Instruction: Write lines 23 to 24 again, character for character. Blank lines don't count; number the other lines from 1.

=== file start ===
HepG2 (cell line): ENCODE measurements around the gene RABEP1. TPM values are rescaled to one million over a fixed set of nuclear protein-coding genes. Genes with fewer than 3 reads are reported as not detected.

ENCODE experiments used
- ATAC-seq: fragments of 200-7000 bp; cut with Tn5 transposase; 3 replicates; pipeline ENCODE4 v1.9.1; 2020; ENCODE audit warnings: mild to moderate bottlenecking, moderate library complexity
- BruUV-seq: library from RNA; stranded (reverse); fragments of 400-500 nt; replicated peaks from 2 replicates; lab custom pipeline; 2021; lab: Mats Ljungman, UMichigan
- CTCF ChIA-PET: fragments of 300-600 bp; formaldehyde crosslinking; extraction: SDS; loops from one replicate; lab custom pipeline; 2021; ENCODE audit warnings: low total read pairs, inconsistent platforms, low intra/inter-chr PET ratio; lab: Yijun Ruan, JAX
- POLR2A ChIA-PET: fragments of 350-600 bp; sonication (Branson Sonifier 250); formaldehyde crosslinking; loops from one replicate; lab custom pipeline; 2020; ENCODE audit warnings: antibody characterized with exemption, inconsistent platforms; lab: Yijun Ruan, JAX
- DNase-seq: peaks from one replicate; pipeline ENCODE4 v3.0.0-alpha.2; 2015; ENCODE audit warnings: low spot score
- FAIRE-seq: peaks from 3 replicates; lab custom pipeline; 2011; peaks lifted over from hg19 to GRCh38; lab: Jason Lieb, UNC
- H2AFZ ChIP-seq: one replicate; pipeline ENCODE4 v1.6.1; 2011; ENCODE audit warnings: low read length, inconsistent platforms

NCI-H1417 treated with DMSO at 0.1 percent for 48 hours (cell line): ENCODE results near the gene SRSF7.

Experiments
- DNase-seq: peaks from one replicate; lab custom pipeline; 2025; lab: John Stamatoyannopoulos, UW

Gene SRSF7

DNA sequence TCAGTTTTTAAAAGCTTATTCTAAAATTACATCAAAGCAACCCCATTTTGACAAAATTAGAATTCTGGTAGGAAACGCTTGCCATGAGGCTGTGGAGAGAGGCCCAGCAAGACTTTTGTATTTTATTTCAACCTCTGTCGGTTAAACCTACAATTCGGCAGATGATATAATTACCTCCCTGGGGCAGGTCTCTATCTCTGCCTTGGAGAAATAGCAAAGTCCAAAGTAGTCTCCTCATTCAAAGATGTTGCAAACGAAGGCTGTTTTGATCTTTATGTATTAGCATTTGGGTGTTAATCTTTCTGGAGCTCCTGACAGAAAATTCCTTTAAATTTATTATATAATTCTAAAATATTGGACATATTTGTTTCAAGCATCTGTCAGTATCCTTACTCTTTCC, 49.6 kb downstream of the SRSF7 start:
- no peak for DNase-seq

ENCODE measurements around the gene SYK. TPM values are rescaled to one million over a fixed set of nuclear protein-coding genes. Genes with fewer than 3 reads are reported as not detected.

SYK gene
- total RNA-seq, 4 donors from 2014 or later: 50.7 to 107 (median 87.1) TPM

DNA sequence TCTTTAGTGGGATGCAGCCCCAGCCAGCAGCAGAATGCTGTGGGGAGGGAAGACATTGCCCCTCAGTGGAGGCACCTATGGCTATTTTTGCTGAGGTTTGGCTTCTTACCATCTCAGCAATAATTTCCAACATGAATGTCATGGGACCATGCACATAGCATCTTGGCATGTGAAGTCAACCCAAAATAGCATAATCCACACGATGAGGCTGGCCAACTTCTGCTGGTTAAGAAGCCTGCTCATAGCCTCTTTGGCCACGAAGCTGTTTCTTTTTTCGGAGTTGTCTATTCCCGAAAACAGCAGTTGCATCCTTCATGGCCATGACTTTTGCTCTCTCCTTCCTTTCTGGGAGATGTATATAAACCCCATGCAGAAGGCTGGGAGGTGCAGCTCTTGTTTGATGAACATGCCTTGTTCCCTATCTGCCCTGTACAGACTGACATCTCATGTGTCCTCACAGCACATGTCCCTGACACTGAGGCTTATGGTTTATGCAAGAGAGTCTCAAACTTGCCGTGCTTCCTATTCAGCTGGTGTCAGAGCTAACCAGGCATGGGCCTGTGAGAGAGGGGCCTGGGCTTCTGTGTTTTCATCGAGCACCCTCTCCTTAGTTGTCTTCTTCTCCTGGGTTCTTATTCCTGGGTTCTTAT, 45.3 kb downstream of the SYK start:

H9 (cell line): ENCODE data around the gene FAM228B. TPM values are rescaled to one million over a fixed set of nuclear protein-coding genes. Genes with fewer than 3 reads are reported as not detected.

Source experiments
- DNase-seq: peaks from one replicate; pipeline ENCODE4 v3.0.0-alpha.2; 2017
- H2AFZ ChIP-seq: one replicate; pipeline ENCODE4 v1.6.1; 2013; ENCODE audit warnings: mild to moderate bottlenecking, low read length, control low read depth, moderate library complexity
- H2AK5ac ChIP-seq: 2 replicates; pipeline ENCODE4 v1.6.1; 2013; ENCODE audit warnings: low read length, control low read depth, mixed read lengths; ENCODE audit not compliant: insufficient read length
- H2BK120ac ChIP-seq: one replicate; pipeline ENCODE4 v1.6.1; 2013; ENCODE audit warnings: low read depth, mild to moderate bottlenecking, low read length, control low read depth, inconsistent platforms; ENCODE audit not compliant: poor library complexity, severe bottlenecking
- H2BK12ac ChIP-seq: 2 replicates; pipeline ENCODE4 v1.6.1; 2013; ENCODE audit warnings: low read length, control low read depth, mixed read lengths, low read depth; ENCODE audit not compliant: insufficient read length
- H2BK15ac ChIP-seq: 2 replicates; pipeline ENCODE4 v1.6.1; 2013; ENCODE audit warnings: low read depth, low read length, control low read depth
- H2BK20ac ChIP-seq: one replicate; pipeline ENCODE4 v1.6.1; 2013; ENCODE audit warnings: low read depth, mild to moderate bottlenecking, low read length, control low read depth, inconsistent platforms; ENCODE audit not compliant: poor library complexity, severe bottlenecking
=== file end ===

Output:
- H2AFZ ChIP-seq: one replicate; pipeline ENCODE4 v1.6.1; 2013; ENCODE audit warnings: mild to moderate bottlenecking, low read length, control low read depth, moderate library complexity
- H2AK5ac ChIP-seq: 2 replicates; pipeline ENCODE4 v1.6.1; 2013; ENCODE audit warnings: low read length, control low read depth, mixed read lengths; ENCODE audit not compliant: insufficient read length